Home / I CARE INTERVIEW / TTPs Can Make Nigeria A Transnational Hub In Africa – Clark, Former UK Tansport Minister

TTPs Can Make Nigeria A Transnational Hub In Africa – Clark, Former UK Tansport Minister

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Paul Clark, Former UK  Transport Minister

 By Kenneth Jukpor

Mr. Paul Clark is a former Minister of Transportation in the United Kingdom. After the first session of the recent national conference on Truck Transit Parks in Abuja, he sat with MMS Plus to share his experience as a former Minister on how Nigeria can transform the transport sector, explaining the vital role of railways and giving solutions to combating corruption and the challenges in Public-Private Partnerships (PPP). Enjoy it:

Can you share some practical steps to transforming the Nigerian Transport system, from your experience as a former Minister of Transport in the United Kingdom?

As a former Minister of Transport in the UK, which includes shipping; one of the things you have to realize is that it is a gradual process. Ports are critical to development of any country and very important to Nigeria because it enables you to bring goods to not only other parts of the country but also the landlocked nations. So getting the transport link right is very important. What we have done today on Truck Transit Parks is sacrosanct to the success of the nation’s transport system. One of the things I said during my presentation is that the development of TTPs should take into consideration the creation of railways.

One of the first things we did while I was Minister of Transport, was to encourage rail-freight. This ensures that most of the goods are taken off the roads to railways. The traffic congestion on the port access roads would reduce with the introduction of TTPs.

If Nigeria can get the TTPs dovetailing with the railways, I think it should mark important development in transportation for the country as you could have goods first moved out of the ports to certain points via railways and then distribute with trucks to other locations within the country or the neighbouring countries.

However, it needs a forward planning and clear strategy. I know that Nigeria is doing a lot in this process. I think that there is a significant and exciting future that can be developed for the Nigerian infrastructure programme that links the ports to the roads and railways. There has been a neglect of the railway for too long and I think the focus should be on developing railways which is good for Nigerians, for the economy, job creation and easy transportation of goods to other countries that are landlocked.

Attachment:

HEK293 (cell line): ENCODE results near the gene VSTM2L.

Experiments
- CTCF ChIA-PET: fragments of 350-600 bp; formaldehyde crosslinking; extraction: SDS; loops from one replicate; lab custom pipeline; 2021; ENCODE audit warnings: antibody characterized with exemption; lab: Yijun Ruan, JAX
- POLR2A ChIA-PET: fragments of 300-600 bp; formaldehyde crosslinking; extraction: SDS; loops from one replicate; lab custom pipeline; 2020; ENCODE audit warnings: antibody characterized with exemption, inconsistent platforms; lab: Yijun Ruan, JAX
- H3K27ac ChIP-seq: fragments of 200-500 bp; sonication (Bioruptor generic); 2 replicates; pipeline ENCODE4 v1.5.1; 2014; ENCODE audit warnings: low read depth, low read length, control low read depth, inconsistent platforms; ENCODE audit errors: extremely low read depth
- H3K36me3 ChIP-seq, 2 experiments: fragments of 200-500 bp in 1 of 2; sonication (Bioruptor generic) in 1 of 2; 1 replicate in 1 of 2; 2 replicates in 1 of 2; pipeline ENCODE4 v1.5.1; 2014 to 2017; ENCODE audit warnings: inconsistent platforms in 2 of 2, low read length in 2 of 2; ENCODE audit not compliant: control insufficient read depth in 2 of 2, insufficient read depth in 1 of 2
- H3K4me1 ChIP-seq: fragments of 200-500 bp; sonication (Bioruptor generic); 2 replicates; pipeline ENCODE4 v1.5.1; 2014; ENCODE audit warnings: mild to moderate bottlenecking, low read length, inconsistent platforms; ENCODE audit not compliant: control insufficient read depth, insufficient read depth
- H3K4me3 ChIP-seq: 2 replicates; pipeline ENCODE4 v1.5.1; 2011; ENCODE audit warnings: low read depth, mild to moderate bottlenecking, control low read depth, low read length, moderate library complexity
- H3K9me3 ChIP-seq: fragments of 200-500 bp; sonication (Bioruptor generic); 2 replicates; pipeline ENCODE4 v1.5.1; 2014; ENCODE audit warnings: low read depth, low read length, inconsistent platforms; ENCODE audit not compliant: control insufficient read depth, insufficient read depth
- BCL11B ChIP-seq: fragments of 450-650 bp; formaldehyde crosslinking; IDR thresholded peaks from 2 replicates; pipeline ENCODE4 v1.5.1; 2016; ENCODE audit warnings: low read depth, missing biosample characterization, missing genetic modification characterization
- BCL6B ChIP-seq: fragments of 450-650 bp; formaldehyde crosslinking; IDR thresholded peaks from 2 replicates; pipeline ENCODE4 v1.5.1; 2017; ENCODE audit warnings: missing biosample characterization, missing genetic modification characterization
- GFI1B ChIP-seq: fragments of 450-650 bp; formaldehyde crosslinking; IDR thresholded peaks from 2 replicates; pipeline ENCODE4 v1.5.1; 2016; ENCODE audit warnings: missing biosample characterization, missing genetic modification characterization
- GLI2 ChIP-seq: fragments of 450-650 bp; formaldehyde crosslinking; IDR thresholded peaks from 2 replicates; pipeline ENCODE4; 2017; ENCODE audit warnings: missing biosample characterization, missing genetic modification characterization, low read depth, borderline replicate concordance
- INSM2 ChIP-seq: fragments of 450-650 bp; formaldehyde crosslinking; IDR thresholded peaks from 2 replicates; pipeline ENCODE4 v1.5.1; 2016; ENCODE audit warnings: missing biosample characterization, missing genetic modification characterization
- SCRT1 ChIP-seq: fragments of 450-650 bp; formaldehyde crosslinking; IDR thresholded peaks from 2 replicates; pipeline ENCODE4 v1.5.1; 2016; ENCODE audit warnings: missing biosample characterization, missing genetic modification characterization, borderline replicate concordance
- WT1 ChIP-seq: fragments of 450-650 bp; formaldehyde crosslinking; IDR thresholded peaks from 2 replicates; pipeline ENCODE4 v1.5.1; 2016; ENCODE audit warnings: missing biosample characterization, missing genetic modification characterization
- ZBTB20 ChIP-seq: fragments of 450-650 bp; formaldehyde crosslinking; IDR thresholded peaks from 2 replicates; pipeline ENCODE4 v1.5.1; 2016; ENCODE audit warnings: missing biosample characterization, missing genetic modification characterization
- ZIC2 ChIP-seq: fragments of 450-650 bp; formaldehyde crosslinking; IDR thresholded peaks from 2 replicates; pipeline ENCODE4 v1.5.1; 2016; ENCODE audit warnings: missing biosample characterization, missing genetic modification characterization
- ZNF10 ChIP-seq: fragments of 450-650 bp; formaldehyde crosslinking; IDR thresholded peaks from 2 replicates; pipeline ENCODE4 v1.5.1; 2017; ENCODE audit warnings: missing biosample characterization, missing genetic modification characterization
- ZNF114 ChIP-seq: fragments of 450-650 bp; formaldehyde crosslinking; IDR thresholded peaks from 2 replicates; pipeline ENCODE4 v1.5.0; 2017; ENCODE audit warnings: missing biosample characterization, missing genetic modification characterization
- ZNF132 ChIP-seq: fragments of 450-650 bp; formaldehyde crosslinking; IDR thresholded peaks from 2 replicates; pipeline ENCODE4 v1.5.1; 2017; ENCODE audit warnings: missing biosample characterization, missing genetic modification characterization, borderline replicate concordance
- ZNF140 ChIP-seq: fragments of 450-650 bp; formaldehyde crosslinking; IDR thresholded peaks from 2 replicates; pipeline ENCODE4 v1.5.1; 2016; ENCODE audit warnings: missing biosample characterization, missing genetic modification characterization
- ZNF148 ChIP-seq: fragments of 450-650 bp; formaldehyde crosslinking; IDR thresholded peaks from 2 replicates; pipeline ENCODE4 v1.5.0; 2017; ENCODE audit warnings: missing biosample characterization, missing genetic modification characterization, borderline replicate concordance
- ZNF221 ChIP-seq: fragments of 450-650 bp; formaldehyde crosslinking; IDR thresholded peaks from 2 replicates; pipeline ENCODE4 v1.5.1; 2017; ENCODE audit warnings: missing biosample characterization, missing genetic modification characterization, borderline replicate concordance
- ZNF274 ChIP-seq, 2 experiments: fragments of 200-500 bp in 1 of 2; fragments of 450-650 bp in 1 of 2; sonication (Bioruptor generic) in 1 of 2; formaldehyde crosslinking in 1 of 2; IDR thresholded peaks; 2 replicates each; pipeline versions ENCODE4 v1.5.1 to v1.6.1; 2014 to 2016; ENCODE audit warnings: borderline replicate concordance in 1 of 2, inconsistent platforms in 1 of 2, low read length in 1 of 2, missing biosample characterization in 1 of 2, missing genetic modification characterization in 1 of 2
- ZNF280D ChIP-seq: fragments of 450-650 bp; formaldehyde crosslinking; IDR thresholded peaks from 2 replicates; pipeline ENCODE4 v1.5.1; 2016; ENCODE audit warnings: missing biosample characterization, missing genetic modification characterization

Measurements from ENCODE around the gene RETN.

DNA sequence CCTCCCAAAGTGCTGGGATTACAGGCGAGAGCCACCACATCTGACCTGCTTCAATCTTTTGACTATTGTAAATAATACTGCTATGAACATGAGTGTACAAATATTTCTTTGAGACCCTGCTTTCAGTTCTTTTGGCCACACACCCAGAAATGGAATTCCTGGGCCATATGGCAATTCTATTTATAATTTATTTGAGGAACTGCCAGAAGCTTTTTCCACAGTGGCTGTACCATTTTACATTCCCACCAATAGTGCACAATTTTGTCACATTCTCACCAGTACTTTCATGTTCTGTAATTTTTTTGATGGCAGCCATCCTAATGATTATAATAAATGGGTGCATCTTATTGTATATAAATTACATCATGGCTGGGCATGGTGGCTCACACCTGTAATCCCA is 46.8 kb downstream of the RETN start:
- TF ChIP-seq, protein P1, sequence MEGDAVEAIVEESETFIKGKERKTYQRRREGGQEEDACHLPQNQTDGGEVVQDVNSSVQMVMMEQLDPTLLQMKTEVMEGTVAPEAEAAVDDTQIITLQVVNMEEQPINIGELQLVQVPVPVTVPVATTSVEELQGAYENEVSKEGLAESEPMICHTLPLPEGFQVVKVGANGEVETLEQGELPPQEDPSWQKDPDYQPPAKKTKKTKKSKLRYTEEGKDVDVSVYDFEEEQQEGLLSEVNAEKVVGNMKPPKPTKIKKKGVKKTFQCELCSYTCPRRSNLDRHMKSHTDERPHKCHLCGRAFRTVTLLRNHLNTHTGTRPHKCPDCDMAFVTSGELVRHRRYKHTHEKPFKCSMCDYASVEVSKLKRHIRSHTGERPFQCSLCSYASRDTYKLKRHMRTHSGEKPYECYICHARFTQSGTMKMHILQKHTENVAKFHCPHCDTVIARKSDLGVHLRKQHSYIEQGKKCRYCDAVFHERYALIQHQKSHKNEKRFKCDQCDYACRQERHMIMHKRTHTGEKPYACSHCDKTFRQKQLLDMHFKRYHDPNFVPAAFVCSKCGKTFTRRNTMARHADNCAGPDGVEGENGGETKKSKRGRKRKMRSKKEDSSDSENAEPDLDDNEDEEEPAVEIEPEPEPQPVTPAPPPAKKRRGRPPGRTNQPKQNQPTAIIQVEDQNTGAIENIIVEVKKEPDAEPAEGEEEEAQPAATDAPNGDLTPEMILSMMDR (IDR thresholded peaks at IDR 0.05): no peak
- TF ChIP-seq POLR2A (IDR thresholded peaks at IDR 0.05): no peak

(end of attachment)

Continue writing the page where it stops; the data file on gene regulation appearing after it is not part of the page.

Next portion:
One of the major problems in the development of TTPs has been in partnerships. It has been difficult to find TTP facilitators enter partnership with the sponsors. How do we address this issue?

It is not easy. In the late 1990s I was in the government back in the UK and we developed a lot through Public-Private Partnerships (PPP) and you learn as you go. Some of the early partnerships weren’t really successful and I can say with the benefits of hindsight that it could have been better. However, we have to learn as we go. Both parties have to share the risk and embrace the place of learning. One of the contributors today identified that problem when he noted that if the currency devaluates for example, people ought to have some sought of safety net so that they don’t lose all their investment. To be quite honest, if you look at the TTPs and how they could develop into economic hubs in the given regions, a lot could happen at such locations such as warehousing, refrigeration, processing, hospitality, etc. If you have faith in the product, this is not just the private investor but the state and federal governments; it would be wise to given some provisions for some instability that could occur. The risk has to be shared to enable investors come in. However, it is important to learn lessons from the first PPPs which wouldn’t be perfect but you develop it over time. That was exactly what we did in the UK; there was stability and written assurances to drive investors that when they put their money in, the project would go ahead. There would also have to be checks and balance on the Key Performance Indicators which should adhered to. The punishments and penalties for violating such should also be clear.